THE WATER CURE by Sophie Mackintosh
Doubleday Books, January 8, 2019
The Water Cure was nothing like I expected, but I ended up enjoying it all the more for that. This is a vaguely unsettling, eerie tale of three sisters who were raised by their parents on a remote island to fear all men other than their father. They believe the outside world is dangerous and toxic, and they regularly perform painful rituals and ‘therapies’ to cleanse themselves. But then their father vanishes without a trace and three strange men wash up on their shore, and the novel takes place over the span of the week that follows.
The biggest surprise for me was that I was expecting a Handmaid’s Tale-esque feminist dystopia, but in reality I wouldn’t actually describe this book as a dystopia at all. I think a certain amount of ambiguity in this regard is intentional, especially at first, and I think there is going to be some healthy debate about how you can read this book, as a lot of questions deliberately go unanswered. But if the appeal of dystopias to you is the worldbuilding and big picture stuff, The Water Cure will undoubtedly disappoint. To me this felt more like an allegorical contemporary (or if not contemporary, at least set in the very near-future) whose strength lies more in its exploration of complex interpersonal dynamics than in its merit as a dystopic text. I’d compare it to King Lear or The Beguiled (and I would not be surprised if Sofia Coppola directed an eventual film adaptation) over The Handmaid’s Tale or The Power.
But for me, its inability to fit neatly into the ‘feminist dystopia’ genre is only an asset. Sophie Mackintosh has created something strong and uniquely unsettling. Her prose is remarkably lyrical, and the insular setting she crafts is at once immersive and claustrophobic. This is a novel whose themes exist slightly below the surface, and though it has a lot to say about gender roles and social dynamics and what it means to exist in modern society as a woman, none of this leaps off the page at a quick glance. There’s an incredible amount of depth and subtlety here, especially for such a short novel.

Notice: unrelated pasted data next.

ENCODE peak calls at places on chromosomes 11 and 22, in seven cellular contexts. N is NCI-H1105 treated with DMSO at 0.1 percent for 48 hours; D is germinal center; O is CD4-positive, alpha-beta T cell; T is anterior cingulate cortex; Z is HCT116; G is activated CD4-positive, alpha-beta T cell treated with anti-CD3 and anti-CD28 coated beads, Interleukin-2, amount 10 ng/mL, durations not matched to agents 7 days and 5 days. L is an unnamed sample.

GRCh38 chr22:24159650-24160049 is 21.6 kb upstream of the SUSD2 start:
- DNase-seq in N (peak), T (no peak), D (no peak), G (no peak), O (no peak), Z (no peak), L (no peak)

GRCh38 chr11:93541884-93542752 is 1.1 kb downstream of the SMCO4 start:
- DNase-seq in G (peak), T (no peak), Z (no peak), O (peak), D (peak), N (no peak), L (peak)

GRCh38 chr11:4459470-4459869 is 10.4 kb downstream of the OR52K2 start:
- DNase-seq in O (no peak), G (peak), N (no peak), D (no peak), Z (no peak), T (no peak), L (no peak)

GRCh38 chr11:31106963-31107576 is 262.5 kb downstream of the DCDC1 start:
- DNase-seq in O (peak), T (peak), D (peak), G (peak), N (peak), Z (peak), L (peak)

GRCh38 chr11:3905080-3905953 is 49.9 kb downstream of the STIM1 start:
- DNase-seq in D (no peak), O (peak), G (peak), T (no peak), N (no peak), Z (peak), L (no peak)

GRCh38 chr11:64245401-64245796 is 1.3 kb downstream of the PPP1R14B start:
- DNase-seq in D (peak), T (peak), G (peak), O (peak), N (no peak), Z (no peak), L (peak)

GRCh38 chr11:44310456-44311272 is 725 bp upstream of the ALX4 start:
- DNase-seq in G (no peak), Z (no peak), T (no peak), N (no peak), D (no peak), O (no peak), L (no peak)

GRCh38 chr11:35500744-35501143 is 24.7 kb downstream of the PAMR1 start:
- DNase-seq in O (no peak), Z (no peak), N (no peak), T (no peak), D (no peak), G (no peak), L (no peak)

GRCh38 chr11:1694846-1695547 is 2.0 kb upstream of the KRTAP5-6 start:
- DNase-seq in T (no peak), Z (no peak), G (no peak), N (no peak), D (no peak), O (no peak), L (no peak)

The biggest problem – really, the only problem – I had with this novel was that I was occasionally unconvinced by the fact that these sisters had lived their entire lives so removed from society. Not only were their vocabularies littered with colloquial phrases in a way that seemed at odds from how their parents spoke, at times they drew generalizations about human nature in a way that didn’t ring true for someone with such a limited world view. But this is something I found myself forgiving more and more as the novel went on, as it ultimately had the air of a fable, and I didn’t find myself too hung up on the details.
Basically, don’t expect another Handmaid’s Tale, but don’t think it isn’t worth your time because of that. I actually liked The Water Cure better.
Thank you to Netgalley, Doubleday Books, and Sophie Mackintosh for the advanced copy provided in exchange for an honest review.